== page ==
Therefore, this project focuses on “resource plant surveys” and “flora compilation”, with the TaiwanICDF as the project management, communication and coordination platform. It synergizes the professional plant ecology and scientific research capabilities of the NMNS and the Dr. Cecilia Koo Botanic Conservation Center and dispatches a team to collect plant resources, assist in the construction of greenhouses, strengthen the equipment of the country’s national herbarium and conduct digital preservation of specimens. Through training workshops, field collection and demonstration, the capacity of plant resource conservation personnel in the Solomon Islands is increasing, thereby enhancing the country’s nature conservation work and the sustainable development of plant science.
“Due to time limitations, it is impossible to collect all types and quantities of species, so we first selected protected species such as Orchidaceae, Zingiberaceae, Arransaceae, Palmaceae, Ferns, Begonias, Peonyaceae, Rudaceae and Rubiaceae etc; considering continued global warming, bananas may be an important source of edible starch in the future, so we also collected edible bananas and wild varieties to grasp the diversity of this biological hotspot.” Dr. Yang recalled, it is not easy to carry out plant surveys and conservation in an unfamiliar tropical country due to the limited assistance of the local government, the lack of transportation and power infrastructure, and the problem of privately- owned land. In the years of collection, we have encountered various problems, so we can only adapt accordingly.
Deep in the inaccessible tropical rainforest, the plants are diverse and complex, which was eye- opening for the Taiwanese team who are more familiar with plants in the northern hemisphere, but it also increased the difficulty of collection and the challenge of classification and compilation. Moreover, in order to collect the epiphytes hidden at the top of the tall trees and to preserve some records and some of the vitality of the natural environment on different islands, we coordinated with loggers to collect native plants before the giant trees were cut down.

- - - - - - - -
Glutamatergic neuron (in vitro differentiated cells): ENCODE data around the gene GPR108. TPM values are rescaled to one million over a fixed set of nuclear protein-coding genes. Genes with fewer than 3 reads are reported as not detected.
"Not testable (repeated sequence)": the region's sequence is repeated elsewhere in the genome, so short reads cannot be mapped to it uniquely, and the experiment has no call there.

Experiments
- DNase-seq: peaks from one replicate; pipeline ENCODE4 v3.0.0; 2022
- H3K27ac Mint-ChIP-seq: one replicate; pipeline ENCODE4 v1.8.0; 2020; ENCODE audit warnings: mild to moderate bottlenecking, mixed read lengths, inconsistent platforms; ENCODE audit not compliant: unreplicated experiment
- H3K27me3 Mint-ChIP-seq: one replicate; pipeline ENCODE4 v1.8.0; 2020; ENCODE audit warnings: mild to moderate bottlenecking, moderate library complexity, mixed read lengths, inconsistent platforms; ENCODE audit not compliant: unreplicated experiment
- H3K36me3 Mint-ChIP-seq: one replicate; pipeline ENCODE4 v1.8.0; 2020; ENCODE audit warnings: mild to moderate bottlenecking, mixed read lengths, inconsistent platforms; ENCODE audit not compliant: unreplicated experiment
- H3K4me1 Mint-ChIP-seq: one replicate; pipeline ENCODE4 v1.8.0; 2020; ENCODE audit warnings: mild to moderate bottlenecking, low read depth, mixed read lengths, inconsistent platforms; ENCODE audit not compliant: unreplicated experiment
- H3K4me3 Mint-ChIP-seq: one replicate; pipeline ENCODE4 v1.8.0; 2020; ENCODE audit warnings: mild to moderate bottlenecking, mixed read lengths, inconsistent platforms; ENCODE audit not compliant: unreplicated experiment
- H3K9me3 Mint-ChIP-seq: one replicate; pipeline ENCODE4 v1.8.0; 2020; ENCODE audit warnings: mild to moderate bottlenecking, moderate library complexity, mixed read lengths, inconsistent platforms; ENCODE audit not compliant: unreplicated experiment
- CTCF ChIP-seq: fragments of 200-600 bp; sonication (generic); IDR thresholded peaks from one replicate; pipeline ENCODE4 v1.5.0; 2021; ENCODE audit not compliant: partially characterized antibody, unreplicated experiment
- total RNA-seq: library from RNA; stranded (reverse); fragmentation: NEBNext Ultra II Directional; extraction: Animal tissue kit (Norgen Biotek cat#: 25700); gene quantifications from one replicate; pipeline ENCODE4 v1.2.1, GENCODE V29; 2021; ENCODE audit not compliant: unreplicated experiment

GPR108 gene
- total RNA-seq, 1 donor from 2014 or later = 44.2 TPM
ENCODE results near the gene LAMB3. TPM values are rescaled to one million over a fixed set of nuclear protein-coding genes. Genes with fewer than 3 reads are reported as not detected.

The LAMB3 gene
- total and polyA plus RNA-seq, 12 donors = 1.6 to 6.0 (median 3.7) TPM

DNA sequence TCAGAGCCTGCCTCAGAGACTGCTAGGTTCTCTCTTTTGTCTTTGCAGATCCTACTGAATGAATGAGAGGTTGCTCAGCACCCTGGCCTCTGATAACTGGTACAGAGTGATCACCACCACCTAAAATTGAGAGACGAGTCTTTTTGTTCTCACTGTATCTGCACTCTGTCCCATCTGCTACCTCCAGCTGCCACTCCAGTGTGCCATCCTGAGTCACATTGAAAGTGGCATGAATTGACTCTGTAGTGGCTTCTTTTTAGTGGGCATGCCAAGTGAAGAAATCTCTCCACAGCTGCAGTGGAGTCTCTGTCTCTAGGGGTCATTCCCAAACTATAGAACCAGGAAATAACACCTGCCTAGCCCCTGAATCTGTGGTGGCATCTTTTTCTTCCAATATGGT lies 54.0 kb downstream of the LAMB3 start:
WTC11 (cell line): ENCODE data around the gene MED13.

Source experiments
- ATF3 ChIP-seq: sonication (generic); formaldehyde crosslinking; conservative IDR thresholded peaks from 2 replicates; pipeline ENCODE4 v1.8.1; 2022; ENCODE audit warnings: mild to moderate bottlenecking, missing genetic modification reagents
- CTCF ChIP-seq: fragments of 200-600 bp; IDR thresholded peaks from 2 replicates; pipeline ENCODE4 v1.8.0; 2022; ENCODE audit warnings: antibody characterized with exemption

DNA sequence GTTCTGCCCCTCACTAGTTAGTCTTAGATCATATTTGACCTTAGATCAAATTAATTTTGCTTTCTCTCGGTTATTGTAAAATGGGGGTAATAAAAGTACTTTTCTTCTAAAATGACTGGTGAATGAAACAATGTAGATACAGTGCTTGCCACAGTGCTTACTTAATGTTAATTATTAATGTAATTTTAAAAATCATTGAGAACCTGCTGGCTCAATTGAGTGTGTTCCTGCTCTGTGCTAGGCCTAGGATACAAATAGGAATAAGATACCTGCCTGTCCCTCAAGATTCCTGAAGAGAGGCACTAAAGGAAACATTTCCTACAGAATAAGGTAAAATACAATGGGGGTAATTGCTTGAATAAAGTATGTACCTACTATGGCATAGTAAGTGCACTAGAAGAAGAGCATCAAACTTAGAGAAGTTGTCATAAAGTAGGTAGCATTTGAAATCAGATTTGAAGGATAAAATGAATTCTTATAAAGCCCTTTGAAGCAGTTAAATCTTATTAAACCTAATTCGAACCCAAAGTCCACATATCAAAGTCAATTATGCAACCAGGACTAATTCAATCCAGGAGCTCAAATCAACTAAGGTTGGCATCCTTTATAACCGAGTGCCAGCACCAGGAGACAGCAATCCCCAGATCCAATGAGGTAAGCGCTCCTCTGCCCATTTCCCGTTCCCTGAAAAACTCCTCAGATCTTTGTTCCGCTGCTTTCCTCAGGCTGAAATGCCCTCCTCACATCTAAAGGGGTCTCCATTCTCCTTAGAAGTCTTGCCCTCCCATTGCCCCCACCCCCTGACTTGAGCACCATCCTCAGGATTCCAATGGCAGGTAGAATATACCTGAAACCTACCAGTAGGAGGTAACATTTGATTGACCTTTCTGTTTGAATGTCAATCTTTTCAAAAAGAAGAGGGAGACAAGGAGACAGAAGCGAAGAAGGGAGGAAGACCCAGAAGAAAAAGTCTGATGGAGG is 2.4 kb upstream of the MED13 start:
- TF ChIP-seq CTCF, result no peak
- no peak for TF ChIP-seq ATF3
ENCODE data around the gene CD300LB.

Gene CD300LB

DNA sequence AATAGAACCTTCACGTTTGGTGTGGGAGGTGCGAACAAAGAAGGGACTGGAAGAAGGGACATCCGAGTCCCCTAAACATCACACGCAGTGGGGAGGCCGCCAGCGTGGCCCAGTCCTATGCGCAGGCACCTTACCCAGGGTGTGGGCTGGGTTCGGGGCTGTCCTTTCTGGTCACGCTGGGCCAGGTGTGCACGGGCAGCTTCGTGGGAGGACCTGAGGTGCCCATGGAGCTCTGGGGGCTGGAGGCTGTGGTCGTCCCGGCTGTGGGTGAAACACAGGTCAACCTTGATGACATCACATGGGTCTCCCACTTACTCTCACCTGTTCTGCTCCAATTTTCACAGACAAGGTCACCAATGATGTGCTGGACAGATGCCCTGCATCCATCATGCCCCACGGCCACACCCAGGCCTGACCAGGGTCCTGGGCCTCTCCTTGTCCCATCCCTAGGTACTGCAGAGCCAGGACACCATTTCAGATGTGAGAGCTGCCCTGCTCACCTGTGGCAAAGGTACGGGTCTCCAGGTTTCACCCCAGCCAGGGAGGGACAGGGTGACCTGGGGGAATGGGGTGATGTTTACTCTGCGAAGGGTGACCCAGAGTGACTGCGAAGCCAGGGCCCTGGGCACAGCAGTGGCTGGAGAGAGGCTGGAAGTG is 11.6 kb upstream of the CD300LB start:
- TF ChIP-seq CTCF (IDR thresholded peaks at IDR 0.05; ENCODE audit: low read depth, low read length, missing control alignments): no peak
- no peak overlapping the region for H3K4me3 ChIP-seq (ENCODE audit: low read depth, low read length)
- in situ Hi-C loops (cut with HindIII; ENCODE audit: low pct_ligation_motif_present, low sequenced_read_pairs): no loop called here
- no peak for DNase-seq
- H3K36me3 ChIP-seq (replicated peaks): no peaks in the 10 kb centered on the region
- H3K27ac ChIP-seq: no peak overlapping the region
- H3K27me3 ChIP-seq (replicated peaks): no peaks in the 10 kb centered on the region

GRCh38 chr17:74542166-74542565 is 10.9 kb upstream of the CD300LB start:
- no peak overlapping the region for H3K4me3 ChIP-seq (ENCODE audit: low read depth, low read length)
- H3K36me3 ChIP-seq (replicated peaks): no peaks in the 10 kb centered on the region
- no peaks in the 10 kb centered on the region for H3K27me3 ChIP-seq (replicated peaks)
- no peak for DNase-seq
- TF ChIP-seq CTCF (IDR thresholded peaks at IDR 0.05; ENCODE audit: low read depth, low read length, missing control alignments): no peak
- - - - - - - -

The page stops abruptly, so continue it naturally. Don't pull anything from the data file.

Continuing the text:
The ocean can provide answers to many problems brought about by climate change – it not only has the ability to absorb and sequester carbon, but also plays a key role in producing oxygen, providing food and resources, and nurturing rich ecosystems. Therefore, our need for commitment and responsibility towards the ocean can never be emphasized enough.
SIDS are at the forefront of the battle to save our oceans. Although their total land area is not large nor their total population massive, the total area of their territorial waters accounts for one-fifth of the earth’s surface — they are responsible for managing the oceans that cover one-fifth of the earth’s surface! Therefore, the importance of SIDS cannot be ignored. Moreover, because of their sensitive and fragile ecosystems, SIDS can become an invaluable reference point for detecting global warming, a pilot ground for formulating countermeasures, and an important contributor to other island countries and their coastal areas.
From Minister Steven Victor’s views and Dr. Yang’s personal experience, the challenges faced by SIDS – climate, oceans, epidemics or economy – cannot be solved by any individual or single country. Food security, climate justice, and economic concerns require global solutions and resources, partnerships and innovative approaches, because the actions that we take now are not only for the sake of SIDS, but also for the sustainable development of the entire planet and future generations.